Departing Ogilvy CEO Miles Young Reflects on Tempering a Proud Legacy With Humility

Building a global empire, but not 'an establishment brand'

For nearly 35 years, Miles Young's life has been built around Ogilvy & Mather, the agency where he consistently climbed the ranks, eventually becoming global CEO in 2008.

Now with Young's agency tenure nearing its end and his successor, John Seifert, in place, the transition of power atop the storied network is officially underway.

As Young prepares to leave Ogilvy to take a top administrative post at Oxford University in September, he is reflective about his time in advertising and the WPP agency that has been so formative in that career.

Young paused between his recent globetrotting around the Ogilvy empire to share some of those thoughts with Adweek:

Adweek: You had never worked at Ogilvy New York before being named CEO. How hard was it for an outsider to move to the New York headquarters?

Miles Young: There were challenges: A lot of people wanted to see me floating down the Hudson River in a raft without a lifebelt!

How did you work that out?

If you come in as a Brit and start saying [operations] are old fashioned, you tend not to be the most popular person in the world. And I could have handled the message more tactfully, but that's the way it was, and it had to be done. It wasn't quite easy at the start, but it became easy. The first 18 months were tough.

What achievements are you most proud of as Ogilvy's CEO? 

When you're running a company that's got as strong and unique a heritage as Ogilvy, the thing you're proudest of is to keep true to it and even go back to its first principles, which I've been able to do.

I was in Touffou [David Ogilvy's French chateau] recently spending a weekend with Herta [the agency founder's widow]. Because it was so cold, I couldn't stay in my normal room, a humble place outside the main house, and she put me up in David's study/library. So you're sleeping surrounded by all his books just as they were when he died. You go to sleep reflecting. I don't think he would have been too upset with me [during my tenure as CEO], and that's a pretty good feeling.

The roots of this company extend back to him, a creative person, a copywriter, who actually had strong views on art as well. In that sense we've gone back to our origins. That's been exemplified by our performance in awards shows—we were completely absent from them, and the [O&M] brand lacked spark. It was very worthy, but it lacked youthfulness and edge. David's brand always did have that. So I'm proudest of encouraging people to re-find those things.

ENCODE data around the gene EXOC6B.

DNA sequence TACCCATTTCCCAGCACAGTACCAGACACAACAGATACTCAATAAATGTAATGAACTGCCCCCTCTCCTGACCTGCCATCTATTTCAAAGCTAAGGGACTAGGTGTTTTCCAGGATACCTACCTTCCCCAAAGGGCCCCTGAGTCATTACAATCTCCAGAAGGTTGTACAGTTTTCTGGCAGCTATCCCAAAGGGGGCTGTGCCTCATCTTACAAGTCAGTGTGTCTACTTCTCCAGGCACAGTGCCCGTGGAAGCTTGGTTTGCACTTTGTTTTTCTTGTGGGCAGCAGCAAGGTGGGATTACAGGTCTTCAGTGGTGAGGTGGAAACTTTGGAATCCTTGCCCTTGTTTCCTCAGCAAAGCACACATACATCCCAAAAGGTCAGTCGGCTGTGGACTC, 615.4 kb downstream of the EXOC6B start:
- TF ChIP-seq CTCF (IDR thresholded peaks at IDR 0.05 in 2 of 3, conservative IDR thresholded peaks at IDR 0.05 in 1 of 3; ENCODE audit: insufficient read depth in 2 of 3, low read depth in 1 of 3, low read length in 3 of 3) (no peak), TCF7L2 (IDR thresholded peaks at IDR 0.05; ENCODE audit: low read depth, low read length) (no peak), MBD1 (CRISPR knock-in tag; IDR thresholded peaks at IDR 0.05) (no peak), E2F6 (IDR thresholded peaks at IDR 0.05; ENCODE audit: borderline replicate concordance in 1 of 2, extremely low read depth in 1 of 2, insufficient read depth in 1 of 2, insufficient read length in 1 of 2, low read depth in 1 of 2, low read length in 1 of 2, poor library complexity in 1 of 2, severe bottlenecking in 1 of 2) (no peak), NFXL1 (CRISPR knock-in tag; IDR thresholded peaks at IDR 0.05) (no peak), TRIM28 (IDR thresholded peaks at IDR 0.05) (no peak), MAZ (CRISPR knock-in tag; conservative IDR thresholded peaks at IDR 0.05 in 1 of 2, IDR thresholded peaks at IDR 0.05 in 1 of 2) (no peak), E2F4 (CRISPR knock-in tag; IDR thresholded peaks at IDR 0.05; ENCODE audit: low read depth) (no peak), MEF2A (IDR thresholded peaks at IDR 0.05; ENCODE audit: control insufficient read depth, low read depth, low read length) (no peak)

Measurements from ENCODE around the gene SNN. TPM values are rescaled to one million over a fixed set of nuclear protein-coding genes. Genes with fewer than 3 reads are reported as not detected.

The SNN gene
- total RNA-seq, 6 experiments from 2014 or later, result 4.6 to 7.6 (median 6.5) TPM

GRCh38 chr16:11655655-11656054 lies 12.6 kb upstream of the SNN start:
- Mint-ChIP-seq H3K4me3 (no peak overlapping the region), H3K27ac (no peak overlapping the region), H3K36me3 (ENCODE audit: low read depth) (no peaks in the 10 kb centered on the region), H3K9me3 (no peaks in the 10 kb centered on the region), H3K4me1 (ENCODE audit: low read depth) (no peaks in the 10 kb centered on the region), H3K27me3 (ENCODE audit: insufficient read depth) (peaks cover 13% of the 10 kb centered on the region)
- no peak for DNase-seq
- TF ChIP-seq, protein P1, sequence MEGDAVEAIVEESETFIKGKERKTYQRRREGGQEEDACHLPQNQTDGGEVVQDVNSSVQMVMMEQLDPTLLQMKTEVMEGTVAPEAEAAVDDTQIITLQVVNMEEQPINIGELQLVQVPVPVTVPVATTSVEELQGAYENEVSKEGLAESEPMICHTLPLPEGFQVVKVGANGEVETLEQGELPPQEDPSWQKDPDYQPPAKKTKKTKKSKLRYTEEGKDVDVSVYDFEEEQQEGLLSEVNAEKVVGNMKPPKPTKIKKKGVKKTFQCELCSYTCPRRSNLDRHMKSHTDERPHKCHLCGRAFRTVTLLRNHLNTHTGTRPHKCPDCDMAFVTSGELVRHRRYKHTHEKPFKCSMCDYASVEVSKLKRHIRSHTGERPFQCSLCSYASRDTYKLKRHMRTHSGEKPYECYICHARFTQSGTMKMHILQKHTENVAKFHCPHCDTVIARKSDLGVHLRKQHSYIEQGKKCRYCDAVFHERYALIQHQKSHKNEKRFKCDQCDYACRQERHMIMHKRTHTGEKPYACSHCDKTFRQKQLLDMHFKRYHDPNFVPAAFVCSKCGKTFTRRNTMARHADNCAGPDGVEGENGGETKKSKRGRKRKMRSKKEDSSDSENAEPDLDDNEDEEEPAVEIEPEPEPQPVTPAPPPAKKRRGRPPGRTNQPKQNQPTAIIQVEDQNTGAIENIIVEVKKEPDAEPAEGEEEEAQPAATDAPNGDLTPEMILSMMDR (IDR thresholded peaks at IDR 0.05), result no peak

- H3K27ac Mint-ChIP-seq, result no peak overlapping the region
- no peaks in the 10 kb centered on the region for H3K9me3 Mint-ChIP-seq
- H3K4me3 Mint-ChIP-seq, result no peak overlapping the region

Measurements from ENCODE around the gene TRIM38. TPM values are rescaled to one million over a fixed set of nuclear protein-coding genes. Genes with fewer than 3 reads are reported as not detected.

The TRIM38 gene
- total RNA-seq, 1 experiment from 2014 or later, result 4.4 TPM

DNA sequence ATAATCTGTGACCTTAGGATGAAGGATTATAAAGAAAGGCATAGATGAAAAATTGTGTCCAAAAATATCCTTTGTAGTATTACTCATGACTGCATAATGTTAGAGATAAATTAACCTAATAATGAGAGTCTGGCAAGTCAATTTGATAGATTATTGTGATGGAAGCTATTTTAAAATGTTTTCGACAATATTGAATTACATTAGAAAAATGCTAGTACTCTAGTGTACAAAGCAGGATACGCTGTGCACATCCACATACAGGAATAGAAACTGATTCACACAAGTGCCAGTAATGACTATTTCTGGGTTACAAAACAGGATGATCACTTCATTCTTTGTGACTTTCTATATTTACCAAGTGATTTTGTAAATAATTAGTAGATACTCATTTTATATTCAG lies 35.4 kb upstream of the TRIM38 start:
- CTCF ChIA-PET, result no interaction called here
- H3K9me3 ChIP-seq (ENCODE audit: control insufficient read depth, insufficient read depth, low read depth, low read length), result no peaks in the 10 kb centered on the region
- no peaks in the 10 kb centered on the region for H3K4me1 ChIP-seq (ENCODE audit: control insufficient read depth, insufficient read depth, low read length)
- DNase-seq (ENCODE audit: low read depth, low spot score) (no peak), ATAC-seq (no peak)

How is that paying off for the agency?

It's evident to me now when we're recruiting that we have millennial appeal. I was just in Berlin at a training course for a group of young European fast trackers in their mid-20s who are absolute brand apostles. Their view of the brand is slightly different in form but not in content. We somehow managed to adapt and not become an establishment brand, which I think would be the worst thing for Ogilvy.

What was it like for you sleeping in David Ogilvy's last work space as you contemplated the end of your own career at the agency?

It was moving for me, an end of an era. This person has been part of my life either in a real, human way, although not through so many [personal] contacts but certainly in the sense of being the steward for eight years of what he established.

As you talk to Herta, you get the sense of David's frustration when he retired. It wasn't easy for him. He didn't approve of things that were happening at the agency at that time. Whenever one touches on one of those things, it's always about escaping from fundamentally what you're in business to do and you become a little grandiose. One thing I've always been scared of is being grandiose as a leader. That's why doing the training program in Berlin was so important to me. Since that program I've had a lot of one-to-one email correspondence with the kids. They don't see me as an unapproachable panjandrum. That's the proudest thing for me. I can have a perfectly ordinary dialogue with them. They don't see me as anything other than a colleague.


        Touffou, David Ogilvy's chateau, in the French countryside. Getty Images

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